He then remembered how his teachers had shown the way before him but they had not noticed, Master Egami recounts in his book “Karate for the Specialist”: “Then I remembered the different types of tsuki by the masters: Master Funakoshi did his tsuki in a natural and non-contracted fashion; Master Shimoda would throw a tsuki lightly but I was never able to stop his arm, it wouldn’t budge a centimeter; the terrible furi-tsuki (whip tsuki) of Master Yoshitaka Funakoshi…” or in “The Way of Karate”: When I practiced, the figures of Master Funakoshi, of Takeshi Shimoda and of Gigo Funakoshi popped into my mind, and I could hear their words clearly, as if they were teaching me in the dojo. I recalled how the master struck in a natural and light way, how Shimoda did it lightly but accurately, and how the younger Funakoshi did it so quickly and with such power, although his arms were dangling from his sides. I remembered, too, how I could not avoid the blow and how it hurt when it landed”.
As can be imagined, if the method of striking is changed all other techniques must change. Real training, real techniques cannot be developed if you are trying to counter an ineffective striking technique. If the striking technique is useless, as Master Egami said, you need no technique what-so-ever, let yourself be hit, there is no need to evade it. But once an effective method was developed, all of Karate practice had to be modified with this in mind, together with the underlying change of attitude.
I believe that these changes have taken Karate back into an art form that can be practiced by anybody and as Master Funakoshi expressed: “Karate can be practiced by the young and old, men and women alike”. (Funakoshi, 1973). By eliminating tension and muscular excesses, participants can all find their own rhythm and strive to perfect body, mind and spirit through non-contraction training. Being muscle bound can only lead to future trauma and to a progressive distancing from Karate. Here we can quote an important Karate Sensei called Kenji Tokitsu (external link) who has researched into this subject too: “… Before turning 30 years old, I met with many accidents and traumas due to practicing. After examining myself as well as my fellow students and elders, I noticed that, in this style of karate [“Shotokan“], there were a great number of physical traumas in particular of the back and joints, especially affecting people over 30. When I was a young professor myself, I had the opportunity of associating with older karate masters. They all suffered from aches in their backs and joints.” (Tokitsu, 1998). It is clear that there is much to be questioned about the practice of the contraction method and we can only hope that positive developments may take their due course and not stagnate within a mass of traditional dogmatism.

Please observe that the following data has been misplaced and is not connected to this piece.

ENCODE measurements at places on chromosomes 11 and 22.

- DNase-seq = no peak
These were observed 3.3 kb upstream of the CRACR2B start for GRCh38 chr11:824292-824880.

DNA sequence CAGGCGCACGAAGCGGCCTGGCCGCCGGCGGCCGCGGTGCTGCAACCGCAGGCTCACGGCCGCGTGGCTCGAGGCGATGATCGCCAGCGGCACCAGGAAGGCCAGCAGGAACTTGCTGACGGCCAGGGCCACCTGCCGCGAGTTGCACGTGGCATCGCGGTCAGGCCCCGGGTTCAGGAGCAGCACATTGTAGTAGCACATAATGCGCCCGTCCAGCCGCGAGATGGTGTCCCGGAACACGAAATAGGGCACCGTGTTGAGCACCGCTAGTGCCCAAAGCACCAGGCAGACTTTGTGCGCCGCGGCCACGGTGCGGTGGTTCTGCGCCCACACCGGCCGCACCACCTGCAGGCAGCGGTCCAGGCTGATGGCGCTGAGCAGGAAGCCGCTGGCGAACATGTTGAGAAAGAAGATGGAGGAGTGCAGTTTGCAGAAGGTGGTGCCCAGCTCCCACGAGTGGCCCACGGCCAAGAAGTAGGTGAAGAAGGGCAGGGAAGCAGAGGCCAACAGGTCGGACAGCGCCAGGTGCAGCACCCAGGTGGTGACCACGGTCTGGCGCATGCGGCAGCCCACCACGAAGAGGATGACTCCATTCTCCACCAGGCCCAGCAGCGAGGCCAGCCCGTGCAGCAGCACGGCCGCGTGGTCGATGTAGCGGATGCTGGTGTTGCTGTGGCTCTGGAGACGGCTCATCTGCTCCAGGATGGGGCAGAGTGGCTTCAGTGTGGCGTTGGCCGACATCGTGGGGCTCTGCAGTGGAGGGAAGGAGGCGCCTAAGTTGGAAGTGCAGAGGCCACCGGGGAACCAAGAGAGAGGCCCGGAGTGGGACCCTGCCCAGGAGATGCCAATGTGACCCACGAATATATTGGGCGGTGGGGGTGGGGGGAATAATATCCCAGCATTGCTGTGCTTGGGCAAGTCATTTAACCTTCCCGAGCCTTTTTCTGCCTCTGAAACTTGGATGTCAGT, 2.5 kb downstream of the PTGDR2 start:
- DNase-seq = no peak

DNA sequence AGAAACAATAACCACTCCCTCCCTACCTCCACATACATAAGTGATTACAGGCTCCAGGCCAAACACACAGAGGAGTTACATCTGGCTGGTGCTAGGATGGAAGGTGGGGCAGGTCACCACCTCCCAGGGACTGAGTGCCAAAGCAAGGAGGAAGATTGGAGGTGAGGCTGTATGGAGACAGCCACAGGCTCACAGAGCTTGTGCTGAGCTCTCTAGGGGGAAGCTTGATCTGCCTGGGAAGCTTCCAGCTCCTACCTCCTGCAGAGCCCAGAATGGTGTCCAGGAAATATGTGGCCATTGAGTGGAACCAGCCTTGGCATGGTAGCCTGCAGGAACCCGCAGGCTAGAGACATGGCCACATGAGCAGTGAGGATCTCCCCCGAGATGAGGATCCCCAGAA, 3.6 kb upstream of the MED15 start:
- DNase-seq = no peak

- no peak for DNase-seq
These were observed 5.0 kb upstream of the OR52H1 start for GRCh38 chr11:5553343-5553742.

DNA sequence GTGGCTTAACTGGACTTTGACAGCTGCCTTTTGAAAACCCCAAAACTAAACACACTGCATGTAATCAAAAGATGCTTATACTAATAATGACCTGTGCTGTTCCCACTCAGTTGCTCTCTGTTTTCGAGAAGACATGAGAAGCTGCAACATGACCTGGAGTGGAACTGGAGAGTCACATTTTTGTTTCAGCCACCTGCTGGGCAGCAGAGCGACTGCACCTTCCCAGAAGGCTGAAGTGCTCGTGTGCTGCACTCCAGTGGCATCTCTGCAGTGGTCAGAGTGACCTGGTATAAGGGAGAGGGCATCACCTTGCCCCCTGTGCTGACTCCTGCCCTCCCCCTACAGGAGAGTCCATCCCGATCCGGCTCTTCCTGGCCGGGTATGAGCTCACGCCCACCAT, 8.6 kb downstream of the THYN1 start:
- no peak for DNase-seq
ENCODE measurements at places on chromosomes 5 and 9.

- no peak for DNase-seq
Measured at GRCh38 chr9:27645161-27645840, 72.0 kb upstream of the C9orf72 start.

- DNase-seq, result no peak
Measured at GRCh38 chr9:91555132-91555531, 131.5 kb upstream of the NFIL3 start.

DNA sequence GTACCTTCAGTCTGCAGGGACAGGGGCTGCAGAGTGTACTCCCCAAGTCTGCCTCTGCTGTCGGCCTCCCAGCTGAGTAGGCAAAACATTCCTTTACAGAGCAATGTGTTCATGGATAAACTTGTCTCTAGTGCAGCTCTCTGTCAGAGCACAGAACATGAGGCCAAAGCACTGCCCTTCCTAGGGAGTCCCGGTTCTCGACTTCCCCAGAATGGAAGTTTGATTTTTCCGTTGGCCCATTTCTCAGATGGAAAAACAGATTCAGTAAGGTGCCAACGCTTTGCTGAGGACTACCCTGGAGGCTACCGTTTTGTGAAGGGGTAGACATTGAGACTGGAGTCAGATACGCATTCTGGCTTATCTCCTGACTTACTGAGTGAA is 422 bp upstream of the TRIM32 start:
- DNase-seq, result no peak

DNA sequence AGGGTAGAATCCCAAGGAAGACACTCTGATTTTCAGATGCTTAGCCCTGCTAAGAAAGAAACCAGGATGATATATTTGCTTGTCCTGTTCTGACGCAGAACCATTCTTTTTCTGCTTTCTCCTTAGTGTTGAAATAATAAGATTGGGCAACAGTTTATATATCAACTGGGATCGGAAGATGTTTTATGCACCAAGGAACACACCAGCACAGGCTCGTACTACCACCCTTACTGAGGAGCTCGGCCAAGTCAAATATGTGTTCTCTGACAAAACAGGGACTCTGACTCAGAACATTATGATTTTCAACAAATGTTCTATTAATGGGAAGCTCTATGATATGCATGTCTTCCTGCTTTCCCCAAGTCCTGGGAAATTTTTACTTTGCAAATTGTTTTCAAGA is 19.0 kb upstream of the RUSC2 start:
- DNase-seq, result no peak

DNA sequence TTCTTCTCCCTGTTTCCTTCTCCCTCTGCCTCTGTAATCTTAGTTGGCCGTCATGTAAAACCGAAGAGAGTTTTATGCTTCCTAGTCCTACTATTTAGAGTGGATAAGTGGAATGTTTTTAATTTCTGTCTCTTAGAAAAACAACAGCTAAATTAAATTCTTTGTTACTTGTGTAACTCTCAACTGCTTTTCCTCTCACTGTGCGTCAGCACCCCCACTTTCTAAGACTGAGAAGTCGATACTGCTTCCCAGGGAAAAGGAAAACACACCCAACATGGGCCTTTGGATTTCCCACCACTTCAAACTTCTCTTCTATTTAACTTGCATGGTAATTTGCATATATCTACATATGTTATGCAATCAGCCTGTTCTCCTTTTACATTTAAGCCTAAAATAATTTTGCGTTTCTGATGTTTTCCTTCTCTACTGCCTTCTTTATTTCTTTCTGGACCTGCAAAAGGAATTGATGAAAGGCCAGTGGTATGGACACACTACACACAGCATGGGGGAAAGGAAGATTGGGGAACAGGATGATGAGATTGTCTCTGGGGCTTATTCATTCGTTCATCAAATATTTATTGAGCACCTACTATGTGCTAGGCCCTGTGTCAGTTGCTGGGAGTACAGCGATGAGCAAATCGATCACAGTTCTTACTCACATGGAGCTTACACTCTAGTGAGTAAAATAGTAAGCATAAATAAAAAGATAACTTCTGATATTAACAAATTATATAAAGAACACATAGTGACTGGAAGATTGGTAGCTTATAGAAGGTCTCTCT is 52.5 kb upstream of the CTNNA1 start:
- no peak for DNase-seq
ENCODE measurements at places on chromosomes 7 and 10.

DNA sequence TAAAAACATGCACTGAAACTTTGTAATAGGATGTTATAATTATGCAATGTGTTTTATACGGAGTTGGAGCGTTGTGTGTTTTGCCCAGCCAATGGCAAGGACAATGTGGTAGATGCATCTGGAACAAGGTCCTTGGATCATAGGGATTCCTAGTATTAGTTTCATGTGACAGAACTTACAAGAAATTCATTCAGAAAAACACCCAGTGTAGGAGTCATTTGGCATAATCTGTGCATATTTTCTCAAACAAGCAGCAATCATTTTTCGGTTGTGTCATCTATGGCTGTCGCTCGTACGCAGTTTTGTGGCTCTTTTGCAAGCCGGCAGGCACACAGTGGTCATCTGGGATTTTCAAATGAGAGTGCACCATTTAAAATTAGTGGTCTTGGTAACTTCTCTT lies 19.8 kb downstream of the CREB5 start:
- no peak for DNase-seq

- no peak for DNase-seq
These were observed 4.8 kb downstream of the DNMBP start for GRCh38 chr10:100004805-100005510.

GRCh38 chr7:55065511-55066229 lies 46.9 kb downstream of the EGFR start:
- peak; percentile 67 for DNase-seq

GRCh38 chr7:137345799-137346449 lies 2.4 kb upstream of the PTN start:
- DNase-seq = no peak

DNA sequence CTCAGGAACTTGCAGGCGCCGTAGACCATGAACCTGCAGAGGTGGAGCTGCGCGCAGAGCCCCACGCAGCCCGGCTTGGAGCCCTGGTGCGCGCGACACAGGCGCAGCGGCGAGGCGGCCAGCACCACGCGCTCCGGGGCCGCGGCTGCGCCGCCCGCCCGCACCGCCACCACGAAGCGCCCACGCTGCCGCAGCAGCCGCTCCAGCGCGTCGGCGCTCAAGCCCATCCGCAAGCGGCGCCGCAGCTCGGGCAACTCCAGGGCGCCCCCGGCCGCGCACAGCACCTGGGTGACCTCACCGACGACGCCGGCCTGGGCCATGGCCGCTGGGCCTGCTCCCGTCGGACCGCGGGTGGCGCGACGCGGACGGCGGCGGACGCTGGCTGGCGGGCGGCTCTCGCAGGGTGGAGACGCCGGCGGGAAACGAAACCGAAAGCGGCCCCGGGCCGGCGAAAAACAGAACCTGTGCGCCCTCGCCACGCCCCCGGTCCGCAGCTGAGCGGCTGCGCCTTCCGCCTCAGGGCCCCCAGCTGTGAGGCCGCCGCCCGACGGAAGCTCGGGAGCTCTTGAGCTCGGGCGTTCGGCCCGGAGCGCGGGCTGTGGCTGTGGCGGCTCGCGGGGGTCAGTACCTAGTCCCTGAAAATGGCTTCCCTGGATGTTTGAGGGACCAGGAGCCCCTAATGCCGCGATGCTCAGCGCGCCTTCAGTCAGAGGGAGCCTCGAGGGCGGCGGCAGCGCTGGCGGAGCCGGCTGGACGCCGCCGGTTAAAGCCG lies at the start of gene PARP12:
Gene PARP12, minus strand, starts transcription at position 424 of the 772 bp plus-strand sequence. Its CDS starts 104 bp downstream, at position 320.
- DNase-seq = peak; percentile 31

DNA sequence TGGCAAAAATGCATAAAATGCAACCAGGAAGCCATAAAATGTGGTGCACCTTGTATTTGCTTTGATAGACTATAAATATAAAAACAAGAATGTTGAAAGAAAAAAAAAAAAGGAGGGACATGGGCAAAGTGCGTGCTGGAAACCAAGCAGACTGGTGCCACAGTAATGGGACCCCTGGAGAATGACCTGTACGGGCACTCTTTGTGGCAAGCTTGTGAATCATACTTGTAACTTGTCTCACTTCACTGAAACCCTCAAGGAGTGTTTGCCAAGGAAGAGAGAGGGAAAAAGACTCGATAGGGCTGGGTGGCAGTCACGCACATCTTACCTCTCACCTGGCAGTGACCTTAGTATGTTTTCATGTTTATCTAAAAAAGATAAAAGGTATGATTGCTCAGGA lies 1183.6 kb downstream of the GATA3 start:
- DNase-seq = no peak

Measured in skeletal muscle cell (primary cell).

Before ending the essay I would like to quote Master Egami from “Karate for the Specialist”:
“I must admit that the situation within karate today has completely degraded. With respect to this situation I admit feeling responsible too. In my youth I thought and acted with the prime directive of being effective in a real situation. Therefore I mainly practiced free combat (jyu kumite), that is the original form of today’s competition combat. To obtain a strong punch I trained with a very rigid makiwara. I strayed away from the essential training. I do not understand why karate today still continues to evolve in the wrong direction. If karate were defined merely as a sport competition, I would have nothing to say. But, is it not time to reflect and define what Karate really should be?”
Master Egami is immensely critical of the situation within Karate in his day (70’s), Master Gichin Funakoshi was so of the situation in the 50’s, there is no doubt they would be horrified of the panorama today. A mission all true Martial artists should have would be to “avoid, at all costs, the deception and deviation that sports competition within traditional martial arts has had”, don’t let the sad evolution that Karate has taken as a sport repeat itself within other arts.
This has been a brief and superficial analysis of the non-contraction method within Karate-do, many within Karate may never have heard of this method, but it should be no surprise considering the existence of many Martial styles that avoid all use of brute force, such as Tai-chi, Aikido, etc. Historical reference shows that this actually seems to have been the direction the great Masters intended for Karate-do and Master Egami’s developments within this framework helped bring Karate-do back to life as a true Budo.